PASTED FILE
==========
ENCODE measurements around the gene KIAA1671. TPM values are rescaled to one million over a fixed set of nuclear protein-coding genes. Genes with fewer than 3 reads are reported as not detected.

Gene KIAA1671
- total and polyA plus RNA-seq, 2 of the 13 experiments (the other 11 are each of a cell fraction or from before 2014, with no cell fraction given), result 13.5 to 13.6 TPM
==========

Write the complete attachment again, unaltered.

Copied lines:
ENCODE measurements around the gene KIAA1671. TPM values are rescaled to one million over a fixed set of nuclear protein-coding genes. Genes with fewer than 3 reads are reported as not detected.

Gene KIAA1671
- total and polyA plus RNA-seq, 2 of the 13 experiments (the other 11 are each of a cell fraction or from before 2014, with no cell fraction given), result 13.5 to 13.6 TPM